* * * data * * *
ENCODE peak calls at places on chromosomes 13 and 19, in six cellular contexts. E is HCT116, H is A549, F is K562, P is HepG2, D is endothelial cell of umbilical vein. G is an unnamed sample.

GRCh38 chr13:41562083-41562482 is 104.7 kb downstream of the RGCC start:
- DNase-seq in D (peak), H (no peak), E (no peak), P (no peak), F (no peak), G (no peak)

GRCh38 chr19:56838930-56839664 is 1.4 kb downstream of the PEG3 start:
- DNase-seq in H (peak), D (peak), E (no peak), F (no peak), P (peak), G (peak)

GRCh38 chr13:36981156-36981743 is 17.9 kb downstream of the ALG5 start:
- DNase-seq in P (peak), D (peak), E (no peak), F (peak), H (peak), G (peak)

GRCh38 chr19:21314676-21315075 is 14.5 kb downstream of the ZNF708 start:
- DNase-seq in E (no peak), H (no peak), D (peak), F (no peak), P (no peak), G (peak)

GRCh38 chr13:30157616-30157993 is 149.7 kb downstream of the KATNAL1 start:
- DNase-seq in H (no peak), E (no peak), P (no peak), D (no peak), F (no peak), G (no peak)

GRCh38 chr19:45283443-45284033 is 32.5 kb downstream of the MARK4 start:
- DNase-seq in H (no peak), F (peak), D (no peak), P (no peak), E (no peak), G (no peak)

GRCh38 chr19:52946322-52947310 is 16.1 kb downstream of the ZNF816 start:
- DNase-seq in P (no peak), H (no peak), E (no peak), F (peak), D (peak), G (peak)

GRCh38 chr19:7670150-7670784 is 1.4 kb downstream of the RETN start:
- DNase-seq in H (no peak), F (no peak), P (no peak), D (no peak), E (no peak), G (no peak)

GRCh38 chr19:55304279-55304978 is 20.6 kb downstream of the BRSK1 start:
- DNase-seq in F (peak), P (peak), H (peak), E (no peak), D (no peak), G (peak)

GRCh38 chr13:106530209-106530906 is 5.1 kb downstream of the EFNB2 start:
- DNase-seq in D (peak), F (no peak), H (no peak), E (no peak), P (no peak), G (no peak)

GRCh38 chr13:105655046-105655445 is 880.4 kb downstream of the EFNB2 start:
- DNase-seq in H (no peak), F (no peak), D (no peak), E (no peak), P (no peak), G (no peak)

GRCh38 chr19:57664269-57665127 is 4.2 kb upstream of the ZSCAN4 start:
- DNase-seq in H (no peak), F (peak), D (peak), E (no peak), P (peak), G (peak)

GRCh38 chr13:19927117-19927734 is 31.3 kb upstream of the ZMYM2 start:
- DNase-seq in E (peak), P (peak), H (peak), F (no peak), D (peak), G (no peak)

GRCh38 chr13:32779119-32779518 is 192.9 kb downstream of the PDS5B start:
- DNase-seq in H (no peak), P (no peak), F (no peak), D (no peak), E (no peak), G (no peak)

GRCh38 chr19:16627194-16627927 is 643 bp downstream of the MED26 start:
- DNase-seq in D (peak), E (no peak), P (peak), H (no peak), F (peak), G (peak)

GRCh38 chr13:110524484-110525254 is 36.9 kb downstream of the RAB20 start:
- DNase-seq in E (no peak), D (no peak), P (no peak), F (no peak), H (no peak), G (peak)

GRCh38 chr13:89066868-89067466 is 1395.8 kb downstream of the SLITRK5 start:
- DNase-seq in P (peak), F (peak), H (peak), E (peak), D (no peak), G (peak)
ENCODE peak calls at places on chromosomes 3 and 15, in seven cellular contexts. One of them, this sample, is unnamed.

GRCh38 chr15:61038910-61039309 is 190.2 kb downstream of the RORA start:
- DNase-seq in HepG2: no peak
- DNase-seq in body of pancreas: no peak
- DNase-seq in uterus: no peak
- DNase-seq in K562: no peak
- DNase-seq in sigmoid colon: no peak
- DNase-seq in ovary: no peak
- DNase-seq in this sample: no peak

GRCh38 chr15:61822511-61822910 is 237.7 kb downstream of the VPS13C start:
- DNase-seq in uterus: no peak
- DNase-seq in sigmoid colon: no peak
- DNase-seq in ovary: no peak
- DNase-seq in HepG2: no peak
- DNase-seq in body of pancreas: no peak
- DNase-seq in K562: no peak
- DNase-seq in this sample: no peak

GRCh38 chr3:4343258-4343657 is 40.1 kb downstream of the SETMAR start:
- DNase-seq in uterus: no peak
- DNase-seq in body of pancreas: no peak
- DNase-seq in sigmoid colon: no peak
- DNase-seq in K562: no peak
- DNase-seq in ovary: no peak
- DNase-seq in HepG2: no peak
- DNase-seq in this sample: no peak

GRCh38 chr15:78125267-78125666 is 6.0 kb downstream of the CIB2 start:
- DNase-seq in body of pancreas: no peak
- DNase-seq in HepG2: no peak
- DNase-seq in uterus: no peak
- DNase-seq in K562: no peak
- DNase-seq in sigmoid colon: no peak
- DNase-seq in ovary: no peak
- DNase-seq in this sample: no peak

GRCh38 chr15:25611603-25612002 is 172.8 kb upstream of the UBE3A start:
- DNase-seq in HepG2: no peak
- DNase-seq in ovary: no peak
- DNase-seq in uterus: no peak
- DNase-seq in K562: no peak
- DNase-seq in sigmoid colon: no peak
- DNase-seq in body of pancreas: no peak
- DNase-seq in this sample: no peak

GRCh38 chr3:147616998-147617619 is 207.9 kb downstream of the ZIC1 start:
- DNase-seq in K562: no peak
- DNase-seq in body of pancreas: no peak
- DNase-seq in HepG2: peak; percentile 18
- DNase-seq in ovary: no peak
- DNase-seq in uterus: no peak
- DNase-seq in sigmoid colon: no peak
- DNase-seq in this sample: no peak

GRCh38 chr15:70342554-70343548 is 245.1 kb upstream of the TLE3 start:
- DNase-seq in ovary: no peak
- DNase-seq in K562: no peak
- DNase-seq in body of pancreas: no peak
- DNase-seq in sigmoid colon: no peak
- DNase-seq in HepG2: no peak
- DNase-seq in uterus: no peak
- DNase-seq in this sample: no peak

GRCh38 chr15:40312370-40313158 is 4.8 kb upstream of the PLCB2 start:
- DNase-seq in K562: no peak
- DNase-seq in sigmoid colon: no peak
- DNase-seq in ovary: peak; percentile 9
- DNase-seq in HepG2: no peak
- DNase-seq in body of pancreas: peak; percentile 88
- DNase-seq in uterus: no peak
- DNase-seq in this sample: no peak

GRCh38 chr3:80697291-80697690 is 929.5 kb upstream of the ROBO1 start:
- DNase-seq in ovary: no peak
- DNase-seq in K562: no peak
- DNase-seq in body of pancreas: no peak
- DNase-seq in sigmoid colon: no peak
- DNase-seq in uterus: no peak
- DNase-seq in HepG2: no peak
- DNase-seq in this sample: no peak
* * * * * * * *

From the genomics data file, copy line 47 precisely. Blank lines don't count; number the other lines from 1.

- DNase-seq in sigmoid colon: no peak